Bernie Ecclestone, Sochi Autodrom, 2019

Paddock Diary: Russian Grand Prix day three

2019 Russian Grand Prix

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In the F1 paddock at Sochi @DieterRencken catches up with Alfa Romeo team boss Frederic Vasseur – and the man who used to run the whole show.

9:30am

Depart for circuit to ensure I’m in paddock for 10:30am appointment with Alfa Romeo/Sauber team principal Frédéric Vasseur, who stabilised the once-troubled squad since moving into the hot seat in July 2017.

The shuttle trip is quick and painless, and I’m at the paddock gate within 10 minutes.

En route to Alfa Romeo I can’t help smiling at the flurry of activity outside Toro Rosso after we revealed the team’s name change request to Alpha Tauri, given the name of the team I’m heading to.

10:30am

Upstairs in Vasseur’s office. Our chat is the next chapter in our team boss interview series, and as expected Fred is good value, providing incisive and pithy comments to my questions.

11am

Spot Bernie Ecclestone strolling down the paddock with wife Fabiana, so stop and chat to the (almost) 89-year-old, who does not seem to have aged since being dethroned three years ago. Pensioner life clearly suits Bernard.

We chat about F1 – he admits to still watching every race – and his collection of historic cars, many of them fundamentally priceless. He tells me about plans for a permanent display for them at Biggin Hill – I sincerely hope fans have access to the museum as a fitting legacy of the man who created modern-day F1, for better or (in some ways) worse.

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1pm

Head for Mercedes for lunch, and am invited to join Marc Hynes, Lewis Hamilton’s manager and once a mean racer in his own right: 20 years ago he beat future F1 racers Luciano Burti and Jenson Button to the British F3 title in the championship’s heyday.

It’s a social lunch, so business chat is inappropriate, but it’s good to catch up with Marc about some of the hair-raising antics he and the mates we have in common got up to back in his heyday.

2pm

Toto Wolff, Mercedes, Sochi Autodrom, 2019At McLaren for a joint press conference with Mercedes over their 2021-onwards engine supply partnership. I probe the duration of the deal – through to the end of 2024 – and ask Mercedes Toto Wolff whether he anticipates a major engine regulation change after that date.

Without directly responding, Toto addresses shifting road car trends and the need for sustainability – while stressing the ‘green’ efficiency of current engines – and it’s clear searching questions are being asked within parent company Daimler about F1. I wonder whether these are pushed by incoming chairman and head of Mercedes passenger cars (and electrification advocate) Ola Kallenius.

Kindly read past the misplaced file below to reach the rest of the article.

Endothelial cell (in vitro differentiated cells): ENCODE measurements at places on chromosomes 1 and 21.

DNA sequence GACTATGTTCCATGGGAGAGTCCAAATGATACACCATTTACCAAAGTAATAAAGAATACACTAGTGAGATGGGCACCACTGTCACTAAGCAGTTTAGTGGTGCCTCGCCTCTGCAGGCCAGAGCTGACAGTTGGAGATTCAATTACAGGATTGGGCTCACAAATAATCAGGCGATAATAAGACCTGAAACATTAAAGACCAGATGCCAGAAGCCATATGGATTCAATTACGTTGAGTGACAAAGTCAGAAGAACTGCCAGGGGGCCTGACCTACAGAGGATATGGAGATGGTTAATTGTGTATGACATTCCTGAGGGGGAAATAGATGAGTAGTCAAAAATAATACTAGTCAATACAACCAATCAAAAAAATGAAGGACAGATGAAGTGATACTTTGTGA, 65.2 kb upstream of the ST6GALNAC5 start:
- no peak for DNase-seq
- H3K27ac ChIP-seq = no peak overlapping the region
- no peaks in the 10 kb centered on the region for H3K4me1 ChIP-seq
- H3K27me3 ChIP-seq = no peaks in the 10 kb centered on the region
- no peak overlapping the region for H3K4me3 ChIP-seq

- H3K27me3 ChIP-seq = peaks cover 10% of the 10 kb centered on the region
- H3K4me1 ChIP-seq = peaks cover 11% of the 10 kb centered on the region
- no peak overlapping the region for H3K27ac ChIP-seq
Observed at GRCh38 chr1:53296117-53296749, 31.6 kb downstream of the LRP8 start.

Asked from the floor about Mercedes’s future in F1, he neatly sidesteps providing a direct answer, stressing the clear difference between the race team and the engine company. We reported his quote yesterday, but it’s worth reading again to note how carefully Wolff chose his words:

“I think we have a strong set-up as an engine supplier which goes back a very long time, and we have a work scheme that that has been has been doing well and both have merit jointly and independently.

“So this is not, just to avoid any misunderstanding, this is not a point where we could spread our bets and say we may stay as an engine supplier, not as a works team, this is not what I’m saying, we enjoy being a works team.”

Yes, but for how much longer, Toto?

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4pm

Pierre Gasly, Toro Rosso, Sochi Autodrom, 2019During the post-qualifying interview sessions, Pierre Gasly misinterprets my question about being an F1 back-marker versus possibly winning a title in a series such as Formula E (as his Toro Rosso predecessors managed) as a suggestion that he is not talented enough for F1.

Post-interviews stuff over I head for the shuttle and my hotel, where I bump into Pierre in the foyer. We clarify the misunderstanding, and he stresses his plan is to stay in F1 for as long as possible.

That misunderstanding taken care of, after dinner with two snapper mates I turn in.

2019 Russian Grand Prix

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Author information

Dieter Rencken
Dieter Rencken has held full FIA Formula 1 media accreditation since 2000, during which period he has reported from over 300 grands prix, plus...

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2 comments on “Paddock Diary: Russian Grand Prix day three”

  1. Toto can speak so many words without saying anything.

    No wonder Liberty are interested in hiring him.

  2. Gasley is a petulant child.

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